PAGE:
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RE: South American unuglate origin mystery solved

The concerns are unwarranted.  

The article quotes O'Leary as saying "Before creating their tree, ... the team 
should have combined their data with published information on other molecules 
and physical features."  But this would only be useful if the collagen tree 
were different than the tree found when using total evidence analyses, which it 
apparently isn't.  It's as if you have a tooth-based taxon, and running it in 
an analysis of only tooth characters leads to a certain tree.  If this tree is 
the same as the tree you get when also using skull, limb and vertebral 
characters all together, adding all those characters in isn't going to affect 
the position of the tooth-only taxon.  Its relationships are already determined 
purely due to the arrangement of tooth characters in the other taxa.  As they 
have the same arrangement in both tooth-only and total-evidence trees, the 
tooth-only taxon is going to have the same placement in both.

Similarly, the article quotes Cooper as saying "ancient proteins have their 
problems. Collagen does such an important job that it doesn't change very 
easily; when it does, it is severely constrained in how it can change. As such, 
similarities between two collagen sequences might imply that their owners are 
genuinely related, or that they were independently forced down the same 
convergent routes."  But since the rest of the collagen tree is apparently 
about the same as the standard phylogeny we get from other sources of data, it 
seems convergence wasn't a notable factor in this case.  If collagen 
convergence didn't affect other mammals, there's no reason to suppose it 
affected notungulates.

Mickey Mortimer

> Date: Wed, 18 Mar 2015 22:34:50 +0000
> From: ron.orenstein@rogers.com
> To: bcreisler@gmail.com; dinosaur@usc.edu
> Subject: Re: South American unuglate origin mystery solved
> Some concerns have already been raised about the methodology:  see 
> http://phenomena.nationalgeographic.com/2015/03/18/darwins-strangest-beast-finds-place-on-tree/.
>  Ronald Orenstein
> 1825 Shady Creek Court
> Mississauga, ON L5L 3W2
> Canada
> ronorenstein.blogspot.com
> ronorensteinwriter.blogspot.com
> From: Ben Creisler <bcreisler@gmail.com>
> To: dinosaur@usc.edu; VRTPALEO@usc.edu
> Sent: Wednesday, March 18, 2015 2:54 PM
> Subject: South American unuglate origin mystery solved
> Ben Creisler
> bcreisler@gmail.com
> A new non-dinosaur article that may be of interest:
> Frido Welker, Matthew J. Collins, Jessica A. Thomas, Marc Wadsley,
> Selina Brace, Enrico Cappellini, Samuel T. Turvey, Marcelo Reguero,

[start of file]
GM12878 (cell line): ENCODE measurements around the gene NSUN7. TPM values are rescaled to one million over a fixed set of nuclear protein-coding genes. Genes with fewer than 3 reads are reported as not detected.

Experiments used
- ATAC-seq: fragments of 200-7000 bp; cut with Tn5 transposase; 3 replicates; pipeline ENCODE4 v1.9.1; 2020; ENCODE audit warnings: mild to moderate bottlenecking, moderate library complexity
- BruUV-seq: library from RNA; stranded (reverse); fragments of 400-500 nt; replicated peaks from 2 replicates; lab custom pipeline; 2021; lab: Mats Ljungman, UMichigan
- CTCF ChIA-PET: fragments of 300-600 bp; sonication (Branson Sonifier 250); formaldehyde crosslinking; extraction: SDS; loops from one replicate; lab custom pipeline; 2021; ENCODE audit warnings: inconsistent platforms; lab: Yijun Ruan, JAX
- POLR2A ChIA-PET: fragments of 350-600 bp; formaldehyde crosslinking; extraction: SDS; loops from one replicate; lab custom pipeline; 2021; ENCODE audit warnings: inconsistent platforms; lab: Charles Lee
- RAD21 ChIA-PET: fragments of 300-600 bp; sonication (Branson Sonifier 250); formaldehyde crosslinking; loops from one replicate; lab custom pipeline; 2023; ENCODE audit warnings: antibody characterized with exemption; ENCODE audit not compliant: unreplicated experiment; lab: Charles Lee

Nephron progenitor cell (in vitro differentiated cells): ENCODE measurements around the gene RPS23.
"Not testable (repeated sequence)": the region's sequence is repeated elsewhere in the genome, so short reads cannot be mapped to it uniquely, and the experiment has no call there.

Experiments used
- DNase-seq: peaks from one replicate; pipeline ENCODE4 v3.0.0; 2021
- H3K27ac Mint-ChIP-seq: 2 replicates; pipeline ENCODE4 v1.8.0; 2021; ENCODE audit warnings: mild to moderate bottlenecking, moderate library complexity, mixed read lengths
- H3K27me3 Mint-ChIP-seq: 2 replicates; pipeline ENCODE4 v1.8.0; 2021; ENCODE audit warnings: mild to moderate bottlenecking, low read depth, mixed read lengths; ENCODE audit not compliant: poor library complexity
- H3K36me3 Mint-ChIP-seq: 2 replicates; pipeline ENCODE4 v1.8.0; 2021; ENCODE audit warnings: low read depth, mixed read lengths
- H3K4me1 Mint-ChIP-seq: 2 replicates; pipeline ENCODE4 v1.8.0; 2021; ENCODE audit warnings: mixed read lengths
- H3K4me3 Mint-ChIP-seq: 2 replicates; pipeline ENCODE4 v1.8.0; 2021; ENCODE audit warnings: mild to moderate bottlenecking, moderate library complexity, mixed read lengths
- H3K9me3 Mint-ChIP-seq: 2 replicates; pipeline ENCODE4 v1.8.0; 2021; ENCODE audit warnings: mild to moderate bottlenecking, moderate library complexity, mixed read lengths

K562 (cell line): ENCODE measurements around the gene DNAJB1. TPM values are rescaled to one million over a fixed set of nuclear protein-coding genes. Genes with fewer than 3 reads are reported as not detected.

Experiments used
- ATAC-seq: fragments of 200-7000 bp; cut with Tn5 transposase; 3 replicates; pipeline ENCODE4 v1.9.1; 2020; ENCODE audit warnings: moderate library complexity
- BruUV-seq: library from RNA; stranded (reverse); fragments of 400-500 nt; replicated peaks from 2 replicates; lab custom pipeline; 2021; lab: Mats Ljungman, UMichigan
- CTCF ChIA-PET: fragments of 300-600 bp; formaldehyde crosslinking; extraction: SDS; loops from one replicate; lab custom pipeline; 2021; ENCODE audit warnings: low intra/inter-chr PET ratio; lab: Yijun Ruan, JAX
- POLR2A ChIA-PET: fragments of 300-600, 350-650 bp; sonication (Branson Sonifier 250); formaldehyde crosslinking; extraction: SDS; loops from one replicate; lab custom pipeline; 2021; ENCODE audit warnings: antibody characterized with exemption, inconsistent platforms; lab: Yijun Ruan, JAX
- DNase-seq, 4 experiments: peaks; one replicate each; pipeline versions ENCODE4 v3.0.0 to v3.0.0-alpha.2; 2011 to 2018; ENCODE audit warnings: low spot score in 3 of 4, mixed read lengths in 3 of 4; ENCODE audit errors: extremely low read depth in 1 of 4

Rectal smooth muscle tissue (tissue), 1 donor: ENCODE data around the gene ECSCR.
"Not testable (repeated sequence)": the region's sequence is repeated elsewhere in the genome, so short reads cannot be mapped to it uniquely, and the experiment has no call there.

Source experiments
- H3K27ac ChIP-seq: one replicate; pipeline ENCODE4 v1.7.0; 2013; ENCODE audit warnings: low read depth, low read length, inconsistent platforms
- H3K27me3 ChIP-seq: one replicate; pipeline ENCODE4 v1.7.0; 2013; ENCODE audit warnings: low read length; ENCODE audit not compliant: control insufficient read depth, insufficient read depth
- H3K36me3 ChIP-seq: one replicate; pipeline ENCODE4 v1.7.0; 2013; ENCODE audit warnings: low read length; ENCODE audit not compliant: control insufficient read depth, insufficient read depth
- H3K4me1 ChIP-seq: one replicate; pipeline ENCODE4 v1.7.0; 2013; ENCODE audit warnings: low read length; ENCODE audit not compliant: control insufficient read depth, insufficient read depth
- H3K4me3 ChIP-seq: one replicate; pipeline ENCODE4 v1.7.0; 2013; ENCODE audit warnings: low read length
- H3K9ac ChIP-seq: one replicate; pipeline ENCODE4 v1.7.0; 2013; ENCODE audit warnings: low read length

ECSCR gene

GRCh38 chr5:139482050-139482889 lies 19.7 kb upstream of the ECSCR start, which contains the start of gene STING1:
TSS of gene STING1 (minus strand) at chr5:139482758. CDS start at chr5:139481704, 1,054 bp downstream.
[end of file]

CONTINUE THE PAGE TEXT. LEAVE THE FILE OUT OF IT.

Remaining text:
> Javier N. Gelfo, Alejandro Kramarz, Joachim Burger, Jane Thomas-Oates,
> David A. Ashford, Peter D. Ashton, Keri Rowsell, Duncan M. Porter,
> Benedikt Kessler, Roman Fischer, Carsten Baessmann, Stephanie Kaspar,
> Jesper V. Olsen, Patrick Kiley, James A. Elliott, Christian D.
> Kelstrup, Victoria Mullin, Michael Hofreiter, Eske Willerslev,
> Jean-Jacques Hublin, Ludovic Orlando, Ian Barnes & Ross D. E. MacPhee
> (2015)
> Ancient proteins resolve the evolutionary history of Darwin's South
> American ungulates.
> Nature (advance online publication)
> doi:10.1038/nature14249
> http://www.nature.com/nature/journal/vaop/ncurrent/full/nature14249.html
> No large group of recently extinct placental mammals remains as
> evolutionarily cryptic as the approximately 280 genera grouped as
> 'South American native ungulates'. To Charles Darwin,  who first
> collected their remains, they included perhaps the 'strangest
> animal[s] ever discovered'. Today, much like 180 years ago, it is no
> clearer whether they had one origin or several, arose before or after
> the Cretaceous/Palaeogene transition 66.2 million years ago, or are
> more likely to belong with the elephants and sirenians of superorder
> Afrotheria than with the euungulates (cattle, horses, and allies) of
> superorder Laurasiatheria. Morphology-based analyses have proved
> unconvincing because convergences are pervasive among unrelated
> ungulate-like placentals. Approaches using ancient DNA have also been
> unsuccessful, probably because of rapid DNA degradation in
> semitropical and temperate deposits. Here we apply proteomic analysis
> to screen bone samples of the Late Quaternary South American native
> ungulate taxa Toxodon (Notoungulata) and Macrauchenia (Litopterna) for
> phylogenetically informative protein sequences. For each ungulate, we
> obtain approximately 90% direct sequence coverage of type I collagen
> α1- and α2-chains, representing approximately 900 of 1,140 amino-acid
> residues for each subunit. A phylogeny is estimated from an alignment
> of these fossil sequences with collagen (I) gene transcripts from
> available mammalian genomes or mass spectrometrically derived sequence
> data obtained for this study. The resulting consensus tree agrees well
> with recent higher-level mammalian phylogenies. Toxodon and
> Macrauchenia form a monophyletic group whose sister taxon is not
> Afrotheria or any of its constituent clades as recently claimed, but
> instead crown Perissodactyla (horses, tapirs, and rhinoceroses). These
> results are consistent with the origin of at least some South American
> native ungulates from 'condylarths', a paraphyletic assembly of
> archaic placentals. With ongoing improvements in instrumentation and
> analytical procedures, proteomics may produce a revolution in
> systematics such as that achieved by genomics, but with the
> possibility of reaching much further back in time.
> ==
> News:
> http://phys.org/news/2015-03-protein-sequencing-darwinian-mystery-strange.html
> http://www.mpg.de/9040884/toxodon-macrauchenia-protein-evolution?filter_order=L&research_topic=
> http://phenomena.nationalgeographic.com/2015/03/18/darwins-strangest-beast-finds-place-on-tree/